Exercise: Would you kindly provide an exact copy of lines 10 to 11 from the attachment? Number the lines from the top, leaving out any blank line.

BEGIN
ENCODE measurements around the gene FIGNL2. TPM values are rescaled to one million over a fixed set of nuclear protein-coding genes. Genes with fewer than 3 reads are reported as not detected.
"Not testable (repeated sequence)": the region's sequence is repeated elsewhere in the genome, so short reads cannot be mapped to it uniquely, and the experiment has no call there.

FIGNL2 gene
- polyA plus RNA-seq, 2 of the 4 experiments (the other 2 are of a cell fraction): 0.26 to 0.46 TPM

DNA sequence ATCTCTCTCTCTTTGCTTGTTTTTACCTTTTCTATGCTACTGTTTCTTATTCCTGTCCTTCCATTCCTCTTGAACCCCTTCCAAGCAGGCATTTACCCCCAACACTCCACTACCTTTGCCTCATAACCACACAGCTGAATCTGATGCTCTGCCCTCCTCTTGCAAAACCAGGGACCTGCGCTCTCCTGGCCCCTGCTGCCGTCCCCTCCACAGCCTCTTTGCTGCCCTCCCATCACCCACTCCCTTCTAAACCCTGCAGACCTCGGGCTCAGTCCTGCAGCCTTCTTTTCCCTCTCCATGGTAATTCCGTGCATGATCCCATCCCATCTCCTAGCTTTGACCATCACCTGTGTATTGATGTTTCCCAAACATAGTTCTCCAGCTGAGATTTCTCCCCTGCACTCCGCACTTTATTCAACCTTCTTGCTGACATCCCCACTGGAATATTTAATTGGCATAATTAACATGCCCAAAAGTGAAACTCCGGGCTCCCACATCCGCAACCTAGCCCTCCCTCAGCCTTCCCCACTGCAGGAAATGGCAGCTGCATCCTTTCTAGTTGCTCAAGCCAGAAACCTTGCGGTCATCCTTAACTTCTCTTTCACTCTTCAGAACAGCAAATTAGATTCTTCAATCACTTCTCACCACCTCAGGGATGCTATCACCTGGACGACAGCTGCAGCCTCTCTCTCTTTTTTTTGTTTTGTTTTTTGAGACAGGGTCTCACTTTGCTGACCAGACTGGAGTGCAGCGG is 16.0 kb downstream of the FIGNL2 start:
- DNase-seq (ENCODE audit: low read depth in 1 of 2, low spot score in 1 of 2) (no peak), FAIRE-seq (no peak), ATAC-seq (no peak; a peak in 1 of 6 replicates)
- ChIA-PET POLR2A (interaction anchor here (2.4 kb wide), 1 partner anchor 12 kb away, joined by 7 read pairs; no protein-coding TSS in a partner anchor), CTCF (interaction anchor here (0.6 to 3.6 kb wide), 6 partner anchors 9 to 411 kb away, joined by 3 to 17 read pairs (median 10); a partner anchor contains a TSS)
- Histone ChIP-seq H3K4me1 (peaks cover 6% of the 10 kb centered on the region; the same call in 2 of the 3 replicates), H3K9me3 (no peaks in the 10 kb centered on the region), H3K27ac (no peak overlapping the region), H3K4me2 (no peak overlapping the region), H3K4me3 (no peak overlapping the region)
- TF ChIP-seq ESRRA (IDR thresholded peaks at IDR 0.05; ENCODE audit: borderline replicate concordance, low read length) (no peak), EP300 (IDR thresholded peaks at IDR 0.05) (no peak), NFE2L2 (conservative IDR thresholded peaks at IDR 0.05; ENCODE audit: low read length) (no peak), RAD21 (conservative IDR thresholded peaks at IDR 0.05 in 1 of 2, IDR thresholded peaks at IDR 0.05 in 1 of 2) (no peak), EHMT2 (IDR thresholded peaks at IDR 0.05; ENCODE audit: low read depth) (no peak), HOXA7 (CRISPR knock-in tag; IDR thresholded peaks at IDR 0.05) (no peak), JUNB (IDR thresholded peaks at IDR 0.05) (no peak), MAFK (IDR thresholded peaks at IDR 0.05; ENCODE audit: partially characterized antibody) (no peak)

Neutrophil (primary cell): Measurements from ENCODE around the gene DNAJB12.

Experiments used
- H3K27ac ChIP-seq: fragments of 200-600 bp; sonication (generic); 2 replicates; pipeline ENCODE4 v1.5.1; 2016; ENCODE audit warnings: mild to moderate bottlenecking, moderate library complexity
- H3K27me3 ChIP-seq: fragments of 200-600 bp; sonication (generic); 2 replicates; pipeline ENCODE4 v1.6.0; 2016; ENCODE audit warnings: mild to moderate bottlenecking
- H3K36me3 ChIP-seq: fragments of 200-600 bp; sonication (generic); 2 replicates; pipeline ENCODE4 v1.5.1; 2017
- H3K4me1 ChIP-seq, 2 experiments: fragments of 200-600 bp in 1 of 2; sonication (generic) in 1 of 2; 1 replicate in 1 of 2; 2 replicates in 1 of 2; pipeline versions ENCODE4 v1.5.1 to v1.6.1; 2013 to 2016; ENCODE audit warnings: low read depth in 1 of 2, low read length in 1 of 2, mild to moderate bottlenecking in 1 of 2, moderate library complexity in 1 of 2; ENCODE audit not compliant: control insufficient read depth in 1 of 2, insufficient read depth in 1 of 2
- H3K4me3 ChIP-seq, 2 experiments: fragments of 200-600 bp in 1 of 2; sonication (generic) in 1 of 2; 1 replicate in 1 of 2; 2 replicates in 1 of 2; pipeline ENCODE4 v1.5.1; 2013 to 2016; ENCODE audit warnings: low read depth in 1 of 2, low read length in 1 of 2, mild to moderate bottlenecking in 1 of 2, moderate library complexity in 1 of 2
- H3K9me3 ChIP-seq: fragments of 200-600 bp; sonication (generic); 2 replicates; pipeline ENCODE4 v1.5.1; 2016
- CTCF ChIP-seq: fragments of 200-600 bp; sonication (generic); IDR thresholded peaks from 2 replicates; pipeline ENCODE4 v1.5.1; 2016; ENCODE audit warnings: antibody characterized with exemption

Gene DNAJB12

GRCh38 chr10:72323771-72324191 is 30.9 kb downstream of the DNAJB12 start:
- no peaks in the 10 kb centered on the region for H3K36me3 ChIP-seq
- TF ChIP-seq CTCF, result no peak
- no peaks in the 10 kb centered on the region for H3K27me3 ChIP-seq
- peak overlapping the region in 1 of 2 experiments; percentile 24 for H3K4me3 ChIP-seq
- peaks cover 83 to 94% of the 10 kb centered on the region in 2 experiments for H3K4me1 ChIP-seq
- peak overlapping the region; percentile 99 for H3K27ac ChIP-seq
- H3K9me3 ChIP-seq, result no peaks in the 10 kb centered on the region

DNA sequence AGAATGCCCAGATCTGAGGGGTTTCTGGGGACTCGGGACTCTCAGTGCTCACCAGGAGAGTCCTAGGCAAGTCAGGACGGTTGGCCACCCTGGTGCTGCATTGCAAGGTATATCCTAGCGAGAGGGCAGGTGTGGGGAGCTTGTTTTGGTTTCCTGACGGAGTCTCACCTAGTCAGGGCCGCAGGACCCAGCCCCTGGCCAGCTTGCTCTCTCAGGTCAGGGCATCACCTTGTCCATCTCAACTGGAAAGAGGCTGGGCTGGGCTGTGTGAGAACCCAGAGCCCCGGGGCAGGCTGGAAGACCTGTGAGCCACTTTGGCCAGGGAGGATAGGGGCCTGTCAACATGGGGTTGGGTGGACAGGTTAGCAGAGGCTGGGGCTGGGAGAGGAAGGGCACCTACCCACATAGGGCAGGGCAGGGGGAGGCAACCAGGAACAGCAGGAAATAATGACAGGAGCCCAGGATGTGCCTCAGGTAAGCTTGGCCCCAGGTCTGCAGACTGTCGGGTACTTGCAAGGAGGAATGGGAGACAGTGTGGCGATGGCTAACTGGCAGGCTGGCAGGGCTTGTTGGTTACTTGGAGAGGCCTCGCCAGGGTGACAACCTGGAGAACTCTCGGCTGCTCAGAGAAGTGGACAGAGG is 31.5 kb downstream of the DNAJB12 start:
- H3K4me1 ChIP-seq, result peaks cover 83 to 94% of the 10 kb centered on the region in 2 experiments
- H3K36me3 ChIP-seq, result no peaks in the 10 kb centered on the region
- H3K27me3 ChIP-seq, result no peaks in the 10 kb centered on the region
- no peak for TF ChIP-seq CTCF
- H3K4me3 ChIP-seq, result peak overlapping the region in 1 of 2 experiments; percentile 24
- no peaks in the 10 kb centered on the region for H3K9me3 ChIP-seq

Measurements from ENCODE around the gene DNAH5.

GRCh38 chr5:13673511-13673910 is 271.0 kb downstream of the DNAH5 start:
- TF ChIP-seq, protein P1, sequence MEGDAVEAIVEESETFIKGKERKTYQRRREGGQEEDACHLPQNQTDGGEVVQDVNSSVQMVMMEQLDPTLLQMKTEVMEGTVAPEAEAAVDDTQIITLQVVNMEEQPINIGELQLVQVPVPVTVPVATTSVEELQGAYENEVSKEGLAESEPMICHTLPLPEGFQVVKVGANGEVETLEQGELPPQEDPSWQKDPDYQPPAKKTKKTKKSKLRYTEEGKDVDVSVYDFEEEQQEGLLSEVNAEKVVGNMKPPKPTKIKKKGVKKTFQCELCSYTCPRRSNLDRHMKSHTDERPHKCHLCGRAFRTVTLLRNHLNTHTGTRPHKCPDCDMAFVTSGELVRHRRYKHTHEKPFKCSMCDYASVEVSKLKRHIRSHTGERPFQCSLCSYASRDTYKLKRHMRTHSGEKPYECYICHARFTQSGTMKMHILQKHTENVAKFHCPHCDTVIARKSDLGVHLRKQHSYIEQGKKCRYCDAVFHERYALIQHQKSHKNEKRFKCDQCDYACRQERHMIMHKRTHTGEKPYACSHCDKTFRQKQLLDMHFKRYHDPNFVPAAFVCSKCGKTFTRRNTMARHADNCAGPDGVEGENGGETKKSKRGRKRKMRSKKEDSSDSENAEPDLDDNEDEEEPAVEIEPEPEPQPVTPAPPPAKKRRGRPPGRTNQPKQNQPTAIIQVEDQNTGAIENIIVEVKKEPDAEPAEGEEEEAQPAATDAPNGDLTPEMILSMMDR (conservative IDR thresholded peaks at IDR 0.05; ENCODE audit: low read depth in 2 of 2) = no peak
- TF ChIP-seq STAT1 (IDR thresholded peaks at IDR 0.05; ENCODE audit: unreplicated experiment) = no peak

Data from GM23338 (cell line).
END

Neutrophil (primary cell): Measurements from ENCODE around the gene DNAJB12.

Experiments used